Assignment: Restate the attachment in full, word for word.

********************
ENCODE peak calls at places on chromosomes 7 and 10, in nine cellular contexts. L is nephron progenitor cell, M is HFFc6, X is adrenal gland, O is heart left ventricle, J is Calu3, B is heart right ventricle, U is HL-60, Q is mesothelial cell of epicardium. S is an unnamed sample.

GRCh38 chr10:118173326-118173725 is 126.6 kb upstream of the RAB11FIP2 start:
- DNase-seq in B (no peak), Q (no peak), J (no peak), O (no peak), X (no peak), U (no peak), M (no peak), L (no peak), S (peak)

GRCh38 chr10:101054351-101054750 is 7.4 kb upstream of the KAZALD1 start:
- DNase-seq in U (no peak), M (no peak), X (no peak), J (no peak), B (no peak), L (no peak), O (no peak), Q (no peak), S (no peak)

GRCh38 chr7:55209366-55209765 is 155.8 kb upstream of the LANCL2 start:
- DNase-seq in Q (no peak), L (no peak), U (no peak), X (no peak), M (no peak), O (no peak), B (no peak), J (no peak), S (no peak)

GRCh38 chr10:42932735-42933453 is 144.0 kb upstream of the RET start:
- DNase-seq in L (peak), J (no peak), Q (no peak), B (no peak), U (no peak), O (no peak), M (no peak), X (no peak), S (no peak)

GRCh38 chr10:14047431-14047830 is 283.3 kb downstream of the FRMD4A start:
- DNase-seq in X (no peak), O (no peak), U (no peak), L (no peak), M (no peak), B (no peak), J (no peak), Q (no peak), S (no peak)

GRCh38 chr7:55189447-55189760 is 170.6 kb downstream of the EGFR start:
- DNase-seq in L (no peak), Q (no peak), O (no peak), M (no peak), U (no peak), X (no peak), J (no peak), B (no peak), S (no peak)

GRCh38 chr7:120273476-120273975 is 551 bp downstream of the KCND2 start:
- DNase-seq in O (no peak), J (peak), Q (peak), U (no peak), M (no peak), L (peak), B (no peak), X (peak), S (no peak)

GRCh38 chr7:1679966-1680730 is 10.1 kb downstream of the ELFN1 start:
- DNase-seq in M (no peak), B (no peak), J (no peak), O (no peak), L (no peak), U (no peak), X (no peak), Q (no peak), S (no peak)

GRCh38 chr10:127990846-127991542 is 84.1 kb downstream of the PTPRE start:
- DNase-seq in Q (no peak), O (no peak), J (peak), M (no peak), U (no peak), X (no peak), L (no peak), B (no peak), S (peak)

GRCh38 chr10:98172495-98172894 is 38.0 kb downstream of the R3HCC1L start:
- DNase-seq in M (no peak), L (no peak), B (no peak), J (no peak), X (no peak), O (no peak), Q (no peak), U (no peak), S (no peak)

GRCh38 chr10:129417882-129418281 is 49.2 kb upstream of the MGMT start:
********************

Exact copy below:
ENCODE peak calls at places on chromosomes 7 and 10, in nine cellular contexts. L is nephron progenitor cell, M is HFFc6, X is adrenal gland, O is heart left ventricle, J is Calu3, B is heart right ventricle, U is HL-60, Q is mesothelial cell of epicardium. S is an unnamed sample.

GRCh38 chr10:118173326-118173725 is 126.6 kb upstream of the RAB11FIP2 start:
- DNase-seq in B (no peak), Q (no peak), J (no peak), O (no peak), X (no peak), U (no peak), M (no peak), L (no peak), S (peak)

GRCh38 chr10:101054351-101054750 is 7.4 kb upstream of the KAZALD1 start:
- DNase-seq in U (no peak), M (no peak), X (no peak), J (no peak), B (no peak), L (no peak), O (no peak), Q (no peak), S (no peak)

GRCh38 chr7:55209366-55209765 is 155.8 kb upstream of the LANCL2 start:
- DNase-seq in Q (no peak), L (no peak), U (no peak), X (no peak), M (no peak), O (no peak), B (no peak), J (no peak), S (no peak)

GRCh38 chr10:42932735-42933453 is 144.0 kb upstream of the RET start:
- DNase-seq in L (peak), J (no peak), Q (no peak), B (no peak), U (no peak), O (no peak), M (no peak), X (no peak), S (no peak)

GRCh38 chr10:14047431-14047830 is 283.3 kb downstream of the FRMD4A start:
- DNase-seq in X (no peak), O (no peak), U (no peak), L (no peak), M (no peak), B (no peak), J (no peak), Q (no peak), S (no peak)

GRCh38 chr7:55189447-55189760 is 170.6 kb downstream of the EGFR start:
- DNase-seq in L (no peak), Q (no peak), O (no peak), M (no peak), U (no peak), X (no peak), J (no peak), B (no peak), S (no peak)

GRCh38 chr7:120273476-120273975 is 551 bp downstream of the KCND2 start:
- DNase-seq in O (no peak), J (peak), Q (peak), U (no peak), M (no peak), L (peak), B (no peak), X (peak), S (no peak)

GRCh38 chr7:1679966-1680730 is 10.1 kb downstream of the ELFN1 start:
- DNase-seq in M (no peak), B (no peak), J (no peak), O (no peak), L (no peak), U (no peak), X (no peak), Q (no peak), S (no peak)

GRCh38 chr10:127990846-127991542 is 84.1 kb downstream of the PTPRE start:
- DNase-seq in Q (no peak), O (no peak), J (peak), M (no peak), U (no peak), X (no peak), L (no peak), B (no peak), S (peak)

GRCh38 chr10:98172495-98172894 is 38.0 kb downstream of the R3HCC1L start:
- DNase-seq in M (no peak), L (no peak), B (no peak), J (no peak), X (no peak), O (no peak), Q (no peak), U (no peak), S (no peak)

GRCh38 chr10:129417882-129418281 is 49.2 kb upstream of the MGMT start: